Dave Gilson

Dave Gilson

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Dave Gilson is a senior editor at Mother Jones. Read more of his stories, follow him on Twitter, or contact him.

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Dave Gilson is a senior editor at Mother Jones. Read more of his stories, follow him on Twitter, or contact him.

Sheldon Adelson's Lousy Election Bets

| Wed Nov. 7, 2012 1:31 PM EST

Aptyp_koK /ShutterstockAptyp_koK /ShutterstockCasino magnate Sheldon Adelson and his wife, Miriam, dropped more than $57 million on super-PACs in this election, becoming America's most famous conservative megadonors (besides the Kochs). So what did they get in return for their investment? A look at the groups they funded and the races they tried to influence shows that overall, their return on investment was about 40 percent: Only two out of every five races these super-PACs spent on had the outcome the outside spending group desired. The two biggest Adelson-backed losers were Republican presidental hopefuls Newt Gingrich and Mitt Romney, to whose super-PACs the couple gave a total of $40 million. In the congressional races that Adelon-backed super-PACs spent on, the results were decidedly mixed. (A few of those races remain undecided.)

Here's the full tally of those races so far:

Adelson donation Super-PAC Candidate supported/opposed by super-PAC Outcome ROI
$20 million Winning Our Future Pro-Newt Gingrich (R, president) He lost Bad bet
$20 million  Restore Our Future Pro-Mitt Romney (R, president) He lost Bad bet
$5 million  Congressional Leadership Fund Anti-Betty Sue Sutton (D, House, Ohio) She lost Good bet
    Anti-Pete Gallego (D, House, Tx) He won Bad bet
    Anti-Kathleen Hochul (D, House, New York) She lost Good bet
    Anti-Brad Schneider (D, House, Illinois) He won Bad bet
    Anti-Patrick Kreitlow (D, House, Wisconsin) He lost Good bet
    Anti-Shelley Adler (D, House, New Jersey) She lost Good bet
    Anti-Lois Capps (D, House, California) She won Bad bet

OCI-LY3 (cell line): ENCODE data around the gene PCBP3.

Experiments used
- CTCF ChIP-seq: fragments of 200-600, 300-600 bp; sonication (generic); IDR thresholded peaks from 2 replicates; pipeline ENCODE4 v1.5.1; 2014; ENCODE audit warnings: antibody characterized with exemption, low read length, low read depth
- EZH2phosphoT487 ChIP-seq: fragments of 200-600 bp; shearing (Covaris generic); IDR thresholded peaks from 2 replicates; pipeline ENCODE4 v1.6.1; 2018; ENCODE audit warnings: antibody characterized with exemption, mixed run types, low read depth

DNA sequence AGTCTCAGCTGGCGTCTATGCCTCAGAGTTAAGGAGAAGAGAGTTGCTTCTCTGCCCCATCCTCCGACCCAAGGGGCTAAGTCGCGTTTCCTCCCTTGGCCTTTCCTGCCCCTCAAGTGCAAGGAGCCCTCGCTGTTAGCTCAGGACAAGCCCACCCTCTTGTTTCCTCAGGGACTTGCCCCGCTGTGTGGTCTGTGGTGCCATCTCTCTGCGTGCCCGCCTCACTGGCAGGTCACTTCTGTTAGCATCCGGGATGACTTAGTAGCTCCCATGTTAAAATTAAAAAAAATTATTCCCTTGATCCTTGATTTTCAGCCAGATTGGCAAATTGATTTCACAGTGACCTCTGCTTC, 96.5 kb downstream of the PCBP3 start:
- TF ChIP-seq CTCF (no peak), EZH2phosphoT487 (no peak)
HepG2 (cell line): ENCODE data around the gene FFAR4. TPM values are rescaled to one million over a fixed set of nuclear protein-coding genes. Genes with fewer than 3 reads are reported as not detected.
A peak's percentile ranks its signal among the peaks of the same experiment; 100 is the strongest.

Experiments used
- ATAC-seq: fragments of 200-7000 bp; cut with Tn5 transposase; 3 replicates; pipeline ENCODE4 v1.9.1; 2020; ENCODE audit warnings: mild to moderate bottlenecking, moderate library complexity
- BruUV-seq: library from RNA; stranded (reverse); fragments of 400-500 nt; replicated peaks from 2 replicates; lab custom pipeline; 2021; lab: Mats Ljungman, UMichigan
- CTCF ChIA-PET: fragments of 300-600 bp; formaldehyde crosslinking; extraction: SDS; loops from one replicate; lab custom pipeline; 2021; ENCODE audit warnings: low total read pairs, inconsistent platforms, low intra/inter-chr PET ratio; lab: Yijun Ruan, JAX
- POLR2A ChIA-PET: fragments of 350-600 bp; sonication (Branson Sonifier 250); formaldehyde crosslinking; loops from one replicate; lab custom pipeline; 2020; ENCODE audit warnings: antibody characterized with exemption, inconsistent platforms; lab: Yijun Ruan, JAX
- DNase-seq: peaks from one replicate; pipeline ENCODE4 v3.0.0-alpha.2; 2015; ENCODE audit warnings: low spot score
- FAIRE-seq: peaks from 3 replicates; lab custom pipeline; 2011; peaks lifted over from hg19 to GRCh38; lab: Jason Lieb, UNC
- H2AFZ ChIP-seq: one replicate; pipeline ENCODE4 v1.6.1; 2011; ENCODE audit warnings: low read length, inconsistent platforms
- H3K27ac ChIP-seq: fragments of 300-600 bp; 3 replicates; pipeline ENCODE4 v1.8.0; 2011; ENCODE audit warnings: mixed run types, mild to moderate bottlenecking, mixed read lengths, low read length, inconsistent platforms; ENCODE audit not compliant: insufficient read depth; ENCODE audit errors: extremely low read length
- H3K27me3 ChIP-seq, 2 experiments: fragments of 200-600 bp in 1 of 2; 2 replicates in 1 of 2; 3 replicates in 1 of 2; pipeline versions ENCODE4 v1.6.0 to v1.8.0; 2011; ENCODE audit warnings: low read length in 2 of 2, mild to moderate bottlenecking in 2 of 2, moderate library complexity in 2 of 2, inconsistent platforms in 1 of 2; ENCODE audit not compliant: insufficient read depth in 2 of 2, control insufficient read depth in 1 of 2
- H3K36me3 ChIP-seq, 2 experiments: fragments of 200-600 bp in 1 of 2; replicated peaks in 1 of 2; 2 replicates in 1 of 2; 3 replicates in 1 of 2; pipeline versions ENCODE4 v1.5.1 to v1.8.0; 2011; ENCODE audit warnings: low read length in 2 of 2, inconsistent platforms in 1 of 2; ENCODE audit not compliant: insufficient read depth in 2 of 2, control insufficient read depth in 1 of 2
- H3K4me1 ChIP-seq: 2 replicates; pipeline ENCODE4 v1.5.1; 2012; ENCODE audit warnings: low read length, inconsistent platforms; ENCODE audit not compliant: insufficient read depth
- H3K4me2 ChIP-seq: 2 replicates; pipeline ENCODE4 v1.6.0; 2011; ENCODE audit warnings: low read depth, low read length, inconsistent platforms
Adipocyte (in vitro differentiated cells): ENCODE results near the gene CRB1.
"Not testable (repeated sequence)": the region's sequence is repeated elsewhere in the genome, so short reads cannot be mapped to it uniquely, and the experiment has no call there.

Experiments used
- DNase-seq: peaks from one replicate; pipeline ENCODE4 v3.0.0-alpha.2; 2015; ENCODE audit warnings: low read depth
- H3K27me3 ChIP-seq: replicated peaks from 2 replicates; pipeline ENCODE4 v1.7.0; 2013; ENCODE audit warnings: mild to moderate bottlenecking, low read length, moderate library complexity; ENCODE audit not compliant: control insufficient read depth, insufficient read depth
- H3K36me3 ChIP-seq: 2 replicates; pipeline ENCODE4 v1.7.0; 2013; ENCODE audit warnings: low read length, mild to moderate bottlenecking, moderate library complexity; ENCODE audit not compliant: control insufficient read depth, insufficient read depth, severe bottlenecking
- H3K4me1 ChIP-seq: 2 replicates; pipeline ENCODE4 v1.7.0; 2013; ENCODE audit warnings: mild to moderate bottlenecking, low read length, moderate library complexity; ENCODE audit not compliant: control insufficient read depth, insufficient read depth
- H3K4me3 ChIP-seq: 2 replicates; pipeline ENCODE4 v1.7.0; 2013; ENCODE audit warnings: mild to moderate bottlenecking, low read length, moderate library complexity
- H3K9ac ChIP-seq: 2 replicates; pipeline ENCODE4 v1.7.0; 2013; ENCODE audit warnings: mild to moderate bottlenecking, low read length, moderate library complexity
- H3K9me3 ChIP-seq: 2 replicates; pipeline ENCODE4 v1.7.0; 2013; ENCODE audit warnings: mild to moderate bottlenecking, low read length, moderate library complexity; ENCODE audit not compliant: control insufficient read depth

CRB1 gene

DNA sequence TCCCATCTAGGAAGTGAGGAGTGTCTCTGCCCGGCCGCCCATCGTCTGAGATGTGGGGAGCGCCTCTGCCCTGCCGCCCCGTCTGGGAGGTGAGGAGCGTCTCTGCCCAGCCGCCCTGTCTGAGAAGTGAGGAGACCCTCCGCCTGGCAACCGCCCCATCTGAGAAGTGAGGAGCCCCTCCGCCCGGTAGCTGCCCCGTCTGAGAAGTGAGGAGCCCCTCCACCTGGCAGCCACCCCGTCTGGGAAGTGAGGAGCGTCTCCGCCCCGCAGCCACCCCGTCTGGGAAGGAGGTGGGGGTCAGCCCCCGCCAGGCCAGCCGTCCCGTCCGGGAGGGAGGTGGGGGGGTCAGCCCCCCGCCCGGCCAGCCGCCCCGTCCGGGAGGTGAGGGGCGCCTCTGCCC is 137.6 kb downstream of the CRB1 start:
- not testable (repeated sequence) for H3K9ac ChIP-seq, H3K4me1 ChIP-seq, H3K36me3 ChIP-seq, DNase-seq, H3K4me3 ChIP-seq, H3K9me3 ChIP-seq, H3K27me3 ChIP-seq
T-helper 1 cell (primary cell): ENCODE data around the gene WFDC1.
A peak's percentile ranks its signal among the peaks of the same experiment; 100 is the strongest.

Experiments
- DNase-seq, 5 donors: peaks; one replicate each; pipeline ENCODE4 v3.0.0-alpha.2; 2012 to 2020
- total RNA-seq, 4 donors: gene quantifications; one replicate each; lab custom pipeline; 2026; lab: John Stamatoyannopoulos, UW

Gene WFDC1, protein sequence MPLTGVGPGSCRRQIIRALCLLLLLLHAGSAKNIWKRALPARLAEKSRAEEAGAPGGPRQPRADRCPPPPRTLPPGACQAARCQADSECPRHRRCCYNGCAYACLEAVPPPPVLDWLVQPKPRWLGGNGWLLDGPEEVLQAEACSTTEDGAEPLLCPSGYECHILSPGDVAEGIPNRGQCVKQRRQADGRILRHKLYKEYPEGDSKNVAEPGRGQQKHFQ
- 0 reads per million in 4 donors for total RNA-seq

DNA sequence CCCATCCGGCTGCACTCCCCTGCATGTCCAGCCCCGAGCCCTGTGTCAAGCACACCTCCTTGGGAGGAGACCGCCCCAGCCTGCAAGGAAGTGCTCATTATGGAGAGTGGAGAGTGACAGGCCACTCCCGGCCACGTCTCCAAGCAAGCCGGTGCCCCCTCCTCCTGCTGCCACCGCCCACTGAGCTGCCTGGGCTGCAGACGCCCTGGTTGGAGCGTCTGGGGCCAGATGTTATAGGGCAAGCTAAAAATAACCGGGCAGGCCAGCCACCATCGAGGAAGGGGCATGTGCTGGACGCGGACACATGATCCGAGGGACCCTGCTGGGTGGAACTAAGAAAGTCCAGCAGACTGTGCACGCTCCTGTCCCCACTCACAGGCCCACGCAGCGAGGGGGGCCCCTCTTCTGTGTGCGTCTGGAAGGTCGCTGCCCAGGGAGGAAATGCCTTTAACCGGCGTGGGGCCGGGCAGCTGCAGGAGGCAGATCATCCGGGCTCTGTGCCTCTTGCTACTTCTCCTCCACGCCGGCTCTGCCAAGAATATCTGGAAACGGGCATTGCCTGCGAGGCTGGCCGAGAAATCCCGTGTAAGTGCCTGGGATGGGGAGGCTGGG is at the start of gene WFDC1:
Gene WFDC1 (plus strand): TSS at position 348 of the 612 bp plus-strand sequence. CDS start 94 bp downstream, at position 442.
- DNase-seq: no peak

Anti-Leonard Boswell (D, House, Iowa) He lost Good bet
    Anti-John Barrow (D, House, Georgia) He won Bad bet
    Anti-Val Demings (D, House, Florida) He lost Good bet
    Anti-Krysten Sinema (D, House, Arizona) Undecided  
    Anti-Mike McIntyre (D, House, North Carolina) Undecided  
    Anti-Gary McDowell (D, House, Michigan) Undecided  
$5 million YG Action Fund Anti-Larry Kissell (D, House, North Carolina) He lost Good bet
    Anti-John Tierney (D, House, Massachusetts) He won Bad bet
    Anti-William Enyart (D, House, Illinois) He won Bad bet
    Anti-Mark Critz (D, House, Pennsylvania) He lost Good bet
    Anti-Scott Kreadle (R, House, North Carolina) He lost Good bet
    Anti-Lois Frankel (D, House, Florida) She won Bad bet
    Anti-John Barrow (D, House, Georgia) He won Bad bet
    Pro-Richard Hudson (R, House, North Carolina) He won Good bet
    Pro-Adam Kinzinger (R, House, Illinois) He won Good bet
    Anti-Mike McIntyre (D, House, North Carolina) Undecided  
    Pro-Allen West (R, House, Florida) Undecided  
$2 million Freedom PAC Pro-Connie Mack (R, Senate, Florida) He lost Bad bet
    Anti-Patrick Murphy (D, House, Florida) Undecided  
$1.5 million Independence Virginia PAC Pro-George Allen (R, Senate, Virginia) He lost Bad bet
$1 million Ending Spending Action Fund Anti-Barack Obama (D, president) He won Bad bet
    Pro-Mitt Romney (R, president) He lost Bad bet
    Pro-Deb Fischer (R, Senate, Nebraska) She won Good bet
    Anti-Bob Kerrey (D, Senate, Nebraska) He lost Good bet
    Pro-Josh Mandel (R, Senate, Ohio) He lost Bad bet
    Anti-Sherrod Brown (D, Senate, Ohio) He won Bad bet
    Anti-Richard Carmona (D, Senate, Arizona) He lost Good bet
    Pro-Jeff Flake (R, Senate, Arizona) He won Good bet
    Pro-Ted Cruz (R, Senate, Texas) He won Good bet
    Anti-Tim Kaine (D, Senate, Virginia) He won Bad bet
    Anti-Jon Burning (R, Senate, Nebraska) He lost Good bet
    Pro-Connie Mack (R, Senate, Florida) He lost Bad bet
    Pro-George Allen (R, Senate, Virginia) He lost Bad bet
    Pro-Richard Mourdock (R, Senate, Indiana) He lost Bad bet
    Pro-Tommy Thompson (R, Senate, Wisconsin) He lost Bad bet